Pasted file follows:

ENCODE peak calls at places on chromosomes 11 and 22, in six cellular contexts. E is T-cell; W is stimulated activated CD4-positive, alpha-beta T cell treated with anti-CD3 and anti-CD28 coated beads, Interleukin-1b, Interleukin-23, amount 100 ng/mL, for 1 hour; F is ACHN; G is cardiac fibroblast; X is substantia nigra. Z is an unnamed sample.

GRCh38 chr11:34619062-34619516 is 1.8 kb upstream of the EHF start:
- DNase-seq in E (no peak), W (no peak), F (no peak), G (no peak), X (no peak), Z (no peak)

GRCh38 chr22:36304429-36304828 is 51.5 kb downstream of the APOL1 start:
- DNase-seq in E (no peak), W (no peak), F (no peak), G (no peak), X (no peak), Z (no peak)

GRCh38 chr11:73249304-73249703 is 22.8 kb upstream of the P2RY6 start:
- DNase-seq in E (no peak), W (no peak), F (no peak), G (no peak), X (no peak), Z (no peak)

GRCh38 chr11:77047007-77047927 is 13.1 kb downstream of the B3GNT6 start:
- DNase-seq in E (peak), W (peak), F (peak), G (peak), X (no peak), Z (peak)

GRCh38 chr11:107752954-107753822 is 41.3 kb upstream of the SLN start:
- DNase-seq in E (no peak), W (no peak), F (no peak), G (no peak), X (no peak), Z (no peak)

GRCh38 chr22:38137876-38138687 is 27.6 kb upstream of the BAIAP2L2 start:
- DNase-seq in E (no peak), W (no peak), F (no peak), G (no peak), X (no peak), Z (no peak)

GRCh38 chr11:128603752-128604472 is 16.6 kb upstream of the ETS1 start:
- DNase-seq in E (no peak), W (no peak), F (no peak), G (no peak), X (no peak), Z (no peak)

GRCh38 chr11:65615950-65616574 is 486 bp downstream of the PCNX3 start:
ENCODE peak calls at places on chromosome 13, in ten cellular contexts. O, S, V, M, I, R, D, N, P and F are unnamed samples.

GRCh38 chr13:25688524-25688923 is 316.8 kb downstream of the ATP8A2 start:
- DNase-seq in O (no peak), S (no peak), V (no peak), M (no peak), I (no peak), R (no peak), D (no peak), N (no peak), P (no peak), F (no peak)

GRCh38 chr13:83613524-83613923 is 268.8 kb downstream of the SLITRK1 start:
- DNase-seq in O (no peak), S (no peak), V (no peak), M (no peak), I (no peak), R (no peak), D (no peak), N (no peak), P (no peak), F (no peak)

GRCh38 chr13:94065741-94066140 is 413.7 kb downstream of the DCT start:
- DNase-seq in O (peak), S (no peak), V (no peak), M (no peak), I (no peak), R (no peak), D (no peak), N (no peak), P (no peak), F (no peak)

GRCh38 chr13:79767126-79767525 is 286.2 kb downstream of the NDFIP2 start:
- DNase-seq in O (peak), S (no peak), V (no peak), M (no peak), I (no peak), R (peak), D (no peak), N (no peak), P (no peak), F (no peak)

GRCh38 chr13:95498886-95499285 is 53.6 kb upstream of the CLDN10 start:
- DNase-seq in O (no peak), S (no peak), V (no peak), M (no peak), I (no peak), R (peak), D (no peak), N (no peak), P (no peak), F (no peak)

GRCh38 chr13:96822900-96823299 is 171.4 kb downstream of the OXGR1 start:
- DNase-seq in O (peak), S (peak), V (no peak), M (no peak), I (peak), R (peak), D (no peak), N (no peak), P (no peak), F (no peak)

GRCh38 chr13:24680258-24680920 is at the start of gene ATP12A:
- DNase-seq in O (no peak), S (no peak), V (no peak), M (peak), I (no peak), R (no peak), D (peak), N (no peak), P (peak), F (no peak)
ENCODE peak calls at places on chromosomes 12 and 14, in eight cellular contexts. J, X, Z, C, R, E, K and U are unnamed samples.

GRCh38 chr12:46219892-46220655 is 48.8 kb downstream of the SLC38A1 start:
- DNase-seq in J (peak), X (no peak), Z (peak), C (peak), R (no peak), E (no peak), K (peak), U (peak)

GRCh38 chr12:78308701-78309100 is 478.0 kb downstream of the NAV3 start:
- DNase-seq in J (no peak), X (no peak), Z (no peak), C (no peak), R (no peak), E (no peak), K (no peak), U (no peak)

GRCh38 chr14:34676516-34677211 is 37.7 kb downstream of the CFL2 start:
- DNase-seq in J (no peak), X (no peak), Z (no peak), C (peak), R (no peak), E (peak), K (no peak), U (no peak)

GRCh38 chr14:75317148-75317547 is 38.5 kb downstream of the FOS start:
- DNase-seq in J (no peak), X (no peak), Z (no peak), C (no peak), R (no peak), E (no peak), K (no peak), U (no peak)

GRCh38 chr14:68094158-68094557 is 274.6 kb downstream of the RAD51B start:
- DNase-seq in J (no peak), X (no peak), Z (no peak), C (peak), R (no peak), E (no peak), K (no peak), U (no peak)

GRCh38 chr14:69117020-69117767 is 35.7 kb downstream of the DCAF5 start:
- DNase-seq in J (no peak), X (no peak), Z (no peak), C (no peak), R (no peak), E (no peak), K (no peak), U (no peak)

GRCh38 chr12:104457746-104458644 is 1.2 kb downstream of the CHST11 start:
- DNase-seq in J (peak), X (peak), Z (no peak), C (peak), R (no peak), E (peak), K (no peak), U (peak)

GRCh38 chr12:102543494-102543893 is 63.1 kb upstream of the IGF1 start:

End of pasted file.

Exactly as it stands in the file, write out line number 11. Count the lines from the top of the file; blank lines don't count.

- DNase-seq in E (no peak), W (no peak), F (no peak), G (no peak), X (no peak), Z (no peak)